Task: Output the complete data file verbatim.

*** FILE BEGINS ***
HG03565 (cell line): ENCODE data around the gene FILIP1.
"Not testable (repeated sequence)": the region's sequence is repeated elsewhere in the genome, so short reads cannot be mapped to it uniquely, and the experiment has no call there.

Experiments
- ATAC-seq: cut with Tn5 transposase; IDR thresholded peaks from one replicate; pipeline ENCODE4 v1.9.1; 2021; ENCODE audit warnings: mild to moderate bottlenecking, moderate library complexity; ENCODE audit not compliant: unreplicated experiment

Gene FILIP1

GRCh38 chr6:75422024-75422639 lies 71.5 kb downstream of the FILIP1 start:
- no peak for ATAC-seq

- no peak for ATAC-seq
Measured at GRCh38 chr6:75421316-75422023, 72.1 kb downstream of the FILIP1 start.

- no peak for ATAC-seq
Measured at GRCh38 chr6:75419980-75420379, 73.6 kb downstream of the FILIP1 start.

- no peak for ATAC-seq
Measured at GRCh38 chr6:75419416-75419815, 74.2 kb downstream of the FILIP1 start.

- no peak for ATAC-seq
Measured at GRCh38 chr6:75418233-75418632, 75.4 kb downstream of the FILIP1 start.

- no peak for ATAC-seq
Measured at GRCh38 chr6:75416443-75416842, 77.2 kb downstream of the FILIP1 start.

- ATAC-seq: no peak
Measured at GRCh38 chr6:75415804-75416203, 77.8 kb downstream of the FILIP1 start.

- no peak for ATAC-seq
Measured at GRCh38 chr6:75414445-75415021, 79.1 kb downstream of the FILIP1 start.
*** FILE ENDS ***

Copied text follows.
HG03565 (cell line): ENCODE data around the gene FILIP1.
"Not testable (repeated sequence)": the region's sequence is repeated elsewhere in the genome, so short reads cannot be mapped to it uniquely, and the experiment has no call there.

Experiments
- ATAC-seq: cut with Tn5 transposase; IDR thresholded peaks from one replicate; pipeline ENCODE4 v1.9.1; 2021; ENCODE audit warnings: mild to moderate bottlenecking, moderate library complexity; ENCODE audit not compliant: unreplicated experiment

Gene FILIP1

GRCh38 chr6:75422024-75422639 lies 71.5 kb downstream of the FILIP1 start:
- no peak for ATAC-seq

- no peak for ATAC-seq
Measured at GRCh38 chr6:75421316-75422023, 72.1 kb downstream of the FILIP1 start.

- no peak for ATAC-seq
Measured at GRCh38 chr6:75419980-75420379, 73.6 kb downstream of the FILIP1 start.

- no peak for ATAC-seq
Measured at GRCh38 chr6:75419416-75419815, 74.2 kb downstream of the FILIP1 start.

- no peak for ATAC-seq
Measured at GRCh38 chr6:75418233-75418632, 75.4 kb downstream of the FILIP1 start.

- no peak for ATAC-seq
Measured at GRCh38 chr6:75416443-75416842, 77.2 kb downstream of the FILIP1 start.

- ATAC-seq: no peak
Measured at GRCh38 chr6:75415804-75416203, 77.8 kb downstream of the FILIP1 start.

- no peak for ATAC-seq
Measured at GRCh38 chr6:75414445-75415021, 79.1 kb downstream of the FILIP1 start.